A piece very well written by Aditi Karki and published in Republica.
Patriarchal values and normative structure established thousands of years ago still persist in our society in varied garbs. As a consequence, social discrimination against women is omnipresent even in the 21st century.
This tragedy manifests in various forms such as domestic violence, increasing number of dowry deaths, rape cases, etc. Among them is sex-selective abortion. The abortion of female fetuses after sex determination has been emerging as a serious problem, especially in urban areas, leading to a skewed male to female ratio.
As per Conditional Sex Ratios (CSRs) calculated from 2007 to 2010, the CSR for second births where the first born was a girl was found to be 742 girls per 1,000 boys. This gap has increased in recent years according to various research data.
However, the problem does not end in imbalanced sex ratio. It reflects the greater discrimination against women in society. In fact it is a profound health problem, sapping women’s energy, compromising their physical health, and eroding their self-esteem. The unhealthy status of women in society reflects the unhealthy state of society in the first place.
Laws are considered the major tools to administer justice in a society, it is essential to analyze sex-preference abortion from a legal perspective. Sex selective abortion is a crime according to the country’s Civil Code (Muluki Ain 2020) where a person can be liable for imprisonment from six months to two years. Also, identifying the sex of the fetus for the purpose of abortion is punishable with three to six months of imprisonment. The provisions are affirmed in chapter 28 of Muluki Ain, which is about homicide.
The chapter clearly states that no one shall cause abortion through coercion, threat, or manipulation. A person who causes abortion in such manner shall be liable for a term ranging from one to five years of imprisonment. The punishment was increased in the Gender Equality Amendment Act in 2063. To seek legal justice against sex-selective abortion, abortion cases must go to court within three months of the incident. However, a case can be instituted in court at any time if the offender himself/herself has confessed the guilt.
Besides the judicial procedural approach, gender preference abortion also stands contradictory to legal principles and constitutional provisions ensured in Interim Constitution of Nepal, 2063. At the very first, sex-selective abortion is against the ‘Right to Equality’ which is guaranteed as a fundamental right of every citizen in the Interim Constitution.
Article 13 explicitly states that no person shall be denied the equal protection of laws. Fetus, or an unborn person, is recognized as a legal person by law, and therefore a female fetus has the equal right to protection. It is unequal and unlawful to endanger female fetuses just because a woman’s partner cannot provide her the Y chromosome.
It is often reported that women are forced to have sex-selective abortions because of societal and family pressures. This again violates the fundamental rights of women guaranteed in the constitution. Article 20 states that every woman shall have the right to reproductive health and other reproductive rights. Moreover, it is clearly mentioned in Article 20(3) that no physical, mental or other form of violence shall be inflicted on any woman, and such an act shall be punishable by law. Nevertheless, despite legal provisions and constitutional guarantees, very few cases are brought to court against sex-selective abortion.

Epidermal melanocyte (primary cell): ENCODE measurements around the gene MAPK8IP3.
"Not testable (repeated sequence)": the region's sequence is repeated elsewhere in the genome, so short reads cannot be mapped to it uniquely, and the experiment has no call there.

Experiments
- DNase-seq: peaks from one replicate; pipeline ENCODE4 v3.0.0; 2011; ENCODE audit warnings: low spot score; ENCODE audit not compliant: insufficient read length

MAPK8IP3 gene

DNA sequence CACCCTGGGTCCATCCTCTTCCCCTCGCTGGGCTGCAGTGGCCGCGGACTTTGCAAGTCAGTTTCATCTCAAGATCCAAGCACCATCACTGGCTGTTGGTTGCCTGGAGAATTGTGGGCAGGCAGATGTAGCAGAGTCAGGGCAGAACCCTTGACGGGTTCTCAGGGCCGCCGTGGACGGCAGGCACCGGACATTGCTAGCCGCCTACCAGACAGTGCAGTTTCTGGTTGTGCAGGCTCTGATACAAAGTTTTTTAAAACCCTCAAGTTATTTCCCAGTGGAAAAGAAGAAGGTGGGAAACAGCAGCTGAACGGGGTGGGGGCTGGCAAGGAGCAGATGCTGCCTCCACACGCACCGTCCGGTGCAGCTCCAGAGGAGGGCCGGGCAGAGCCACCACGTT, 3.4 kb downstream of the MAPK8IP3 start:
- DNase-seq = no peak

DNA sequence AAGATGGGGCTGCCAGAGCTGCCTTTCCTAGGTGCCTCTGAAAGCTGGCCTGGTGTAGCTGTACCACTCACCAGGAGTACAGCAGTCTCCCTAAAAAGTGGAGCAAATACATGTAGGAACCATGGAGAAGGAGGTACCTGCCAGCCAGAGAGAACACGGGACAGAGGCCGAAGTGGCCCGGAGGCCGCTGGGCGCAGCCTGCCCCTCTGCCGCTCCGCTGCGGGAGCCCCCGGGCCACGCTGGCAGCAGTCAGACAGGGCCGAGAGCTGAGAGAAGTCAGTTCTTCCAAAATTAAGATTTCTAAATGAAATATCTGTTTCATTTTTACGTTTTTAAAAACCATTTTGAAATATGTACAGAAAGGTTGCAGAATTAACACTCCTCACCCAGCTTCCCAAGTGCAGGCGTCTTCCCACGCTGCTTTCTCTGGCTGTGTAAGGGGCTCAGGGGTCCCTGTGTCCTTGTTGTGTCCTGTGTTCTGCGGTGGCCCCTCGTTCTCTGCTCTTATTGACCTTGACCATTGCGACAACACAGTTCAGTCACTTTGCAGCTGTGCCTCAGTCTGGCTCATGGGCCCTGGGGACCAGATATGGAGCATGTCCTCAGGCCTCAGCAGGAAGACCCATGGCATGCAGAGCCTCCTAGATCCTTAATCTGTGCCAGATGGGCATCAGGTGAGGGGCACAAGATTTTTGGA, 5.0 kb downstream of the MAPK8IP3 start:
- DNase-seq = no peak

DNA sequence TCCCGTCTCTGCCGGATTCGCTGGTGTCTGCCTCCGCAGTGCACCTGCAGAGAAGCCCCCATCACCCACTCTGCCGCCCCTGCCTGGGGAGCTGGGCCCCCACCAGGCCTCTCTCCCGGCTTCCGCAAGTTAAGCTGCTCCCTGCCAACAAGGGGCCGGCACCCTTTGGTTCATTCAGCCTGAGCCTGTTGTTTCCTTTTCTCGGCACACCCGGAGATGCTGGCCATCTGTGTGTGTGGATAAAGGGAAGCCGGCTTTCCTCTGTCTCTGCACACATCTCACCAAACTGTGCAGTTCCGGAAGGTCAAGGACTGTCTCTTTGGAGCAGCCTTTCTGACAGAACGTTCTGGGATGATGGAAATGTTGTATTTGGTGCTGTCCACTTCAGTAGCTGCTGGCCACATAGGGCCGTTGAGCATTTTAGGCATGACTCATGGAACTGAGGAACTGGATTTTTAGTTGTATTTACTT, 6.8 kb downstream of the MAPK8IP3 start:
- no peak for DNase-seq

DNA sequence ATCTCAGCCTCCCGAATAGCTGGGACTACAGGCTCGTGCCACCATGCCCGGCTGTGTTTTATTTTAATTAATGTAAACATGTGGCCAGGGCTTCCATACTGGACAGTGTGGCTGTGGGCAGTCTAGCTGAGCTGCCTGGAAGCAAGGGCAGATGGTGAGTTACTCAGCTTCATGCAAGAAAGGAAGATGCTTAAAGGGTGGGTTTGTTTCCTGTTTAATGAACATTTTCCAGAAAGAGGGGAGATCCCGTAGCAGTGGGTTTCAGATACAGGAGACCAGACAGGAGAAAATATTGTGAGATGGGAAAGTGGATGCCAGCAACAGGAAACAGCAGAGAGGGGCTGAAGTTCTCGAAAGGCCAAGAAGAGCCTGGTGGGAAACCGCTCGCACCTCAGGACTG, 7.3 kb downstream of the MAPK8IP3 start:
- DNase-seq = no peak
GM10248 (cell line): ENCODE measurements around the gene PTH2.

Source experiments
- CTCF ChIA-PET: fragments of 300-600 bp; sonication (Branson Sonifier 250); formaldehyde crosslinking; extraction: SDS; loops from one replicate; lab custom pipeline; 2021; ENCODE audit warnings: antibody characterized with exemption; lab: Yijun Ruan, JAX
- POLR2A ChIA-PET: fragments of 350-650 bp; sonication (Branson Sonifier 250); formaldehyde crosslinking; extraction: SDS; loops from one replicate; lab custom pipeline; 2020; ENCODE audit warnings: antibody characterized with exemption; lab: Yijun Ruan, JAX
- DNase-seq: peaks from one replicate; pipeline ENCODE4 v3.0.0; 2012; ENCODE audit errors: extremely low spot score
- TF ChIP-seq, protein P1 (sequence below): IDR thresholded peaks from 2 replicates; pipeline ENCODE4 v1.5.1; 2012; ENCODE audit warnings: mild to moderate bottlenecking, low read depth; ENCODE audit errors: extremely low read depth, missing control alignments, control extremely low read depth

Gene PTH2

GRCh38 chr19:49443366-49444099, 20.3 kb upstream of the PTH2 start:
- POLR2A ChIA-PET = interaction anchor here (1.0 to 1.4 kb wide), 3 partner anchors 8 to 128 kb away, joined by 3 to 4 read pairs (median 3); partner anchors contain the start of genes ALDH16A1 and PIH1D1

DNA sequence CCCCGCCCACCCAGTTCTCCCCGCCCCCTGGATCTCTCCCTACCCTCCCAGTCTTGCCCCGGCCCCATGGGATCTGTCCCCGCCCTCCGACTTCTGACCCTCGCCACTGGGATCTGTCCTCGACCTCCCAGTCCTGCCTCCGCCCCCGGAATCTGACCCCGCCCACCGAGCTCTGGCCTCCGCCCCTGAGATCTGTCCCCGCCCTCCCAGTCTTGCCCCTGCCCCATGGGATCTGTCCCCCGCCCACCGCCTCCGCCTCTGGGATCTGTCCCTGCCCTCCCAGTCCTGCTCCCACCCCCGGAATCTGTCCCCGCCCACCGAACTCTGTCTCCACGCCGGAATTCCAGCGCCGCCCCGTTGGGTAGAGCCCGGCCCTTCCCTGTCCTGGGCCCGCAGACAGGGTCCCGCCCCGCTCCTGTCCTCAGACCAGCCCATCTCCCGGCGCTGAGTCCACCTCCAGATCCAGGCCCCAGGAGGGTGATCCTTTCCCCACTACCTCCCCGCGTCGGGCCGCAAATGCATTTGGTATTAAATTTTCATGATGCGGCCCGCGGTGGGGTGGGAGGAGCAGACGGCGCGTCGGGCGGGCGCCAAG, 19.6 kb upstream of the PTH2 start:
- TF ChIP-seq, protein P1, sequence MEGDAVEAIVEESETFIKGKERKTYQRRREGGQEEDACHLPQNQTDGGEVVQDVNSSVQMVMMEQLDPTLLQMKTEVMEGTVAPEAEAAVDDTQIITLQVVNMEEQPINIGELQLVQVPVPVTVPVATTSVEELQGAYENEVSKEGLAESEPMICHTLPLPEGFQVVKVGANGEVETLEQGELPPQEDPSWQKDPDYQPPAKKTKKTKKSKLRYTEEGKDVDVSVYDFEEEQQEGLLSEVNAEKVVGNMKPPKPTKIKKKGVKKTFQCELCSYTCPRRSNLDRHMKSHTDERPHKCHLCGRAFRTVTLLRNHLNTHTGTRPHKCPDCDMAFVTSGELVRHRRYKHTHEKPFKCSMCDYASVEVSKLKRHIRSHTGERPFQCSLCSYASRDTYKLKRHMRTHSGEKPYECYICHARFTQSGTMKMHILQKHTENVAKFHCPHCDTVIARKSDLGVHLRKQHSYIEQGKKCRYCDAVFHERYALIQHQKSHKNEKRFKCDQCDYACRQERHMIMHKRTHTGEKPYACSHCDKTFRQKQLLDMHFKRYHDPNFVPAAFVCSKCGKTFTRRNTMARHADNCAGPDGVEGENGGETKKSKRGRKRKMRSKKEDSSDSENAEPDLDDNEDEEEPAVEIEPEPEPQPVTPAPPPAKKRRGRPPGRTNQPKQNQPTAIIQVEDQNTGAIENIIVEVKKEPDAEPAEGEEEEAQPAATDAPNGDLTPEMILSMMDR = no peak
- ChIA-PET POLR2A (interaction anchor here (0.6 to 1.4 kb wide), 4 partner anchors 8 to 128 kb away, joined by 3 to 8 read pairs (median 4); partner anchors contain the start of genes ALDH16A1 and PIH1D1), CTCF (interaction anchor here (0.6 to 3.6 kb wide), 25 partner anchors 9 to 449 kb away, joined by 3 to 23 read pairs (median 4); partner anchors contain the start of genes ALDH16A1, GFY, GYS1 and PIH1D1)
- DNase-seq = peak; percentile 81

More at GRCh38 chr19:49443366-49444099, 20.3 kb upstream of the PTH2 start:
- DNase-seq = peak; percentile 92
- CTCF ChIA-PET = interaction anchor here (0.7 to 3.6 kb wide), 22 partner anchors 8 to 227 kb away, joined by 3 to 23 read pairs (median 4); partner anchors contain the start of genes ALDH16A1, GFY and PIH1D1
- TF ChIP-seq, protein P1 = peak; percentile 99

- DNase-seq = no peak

Research suggests that culture plays a larger role than economic conditions in gender preference and sex-selective abortion, which applies to Nepali society as well. However, these cultural values are not established overnight. Instead, it has developed from ancient times. Hence such biased value systems were reflected in earlier legal codes as well.
Nyayabikashini (also known as Manav nyaya shastra) promulgated by Sthitiraj Mall (Jayasthiti Malla) in 1380 AD, which is also attested as the first legal document in the history of Nepal, has many gender biased regulations. It declares that one should not take pleasure in a wife who is barren, gives birth only to female children and is of ill-repute. If a man does so, he will not be guilty.
Likewise, it states that women should be protected by fathers while they are children, protected by husband while they are young, and by sons when they become widows. Women should be dependent on them as they are quite unfit to be independent. Further, making their lives more dependent on men, Nyayabikashini ensured that transactions undertaken by women would be invalid unless approved by her husband, son, or by the King.
Such unjust legal provisions and biased societal beliefs in the past have given legitimacy to today’s evil practices like sex-selective abortion. The increasingly skewed ratio of men to women not only disrupts the natural balance of society, but contributes to further eroding women’s socio-legal status.
However, society changes and progresses with the realization of what is just and what is not. We have progressive constitutional guarantees in Interim Constitution. Article 34 of the Directive Principles of the State assures that the chief objective of the State shall be the protection of lives, property, equality and liberty of the people.
Thus, the State should come forward with new programs and policies to protect the reproductive liberty of women and to ensure equal birth-right of female fetus, realizing that sex-selective abortion is one of many social conditions that has adverse effects on women’s education, employment, health, reproductive choices, and economic and sexual self-determination.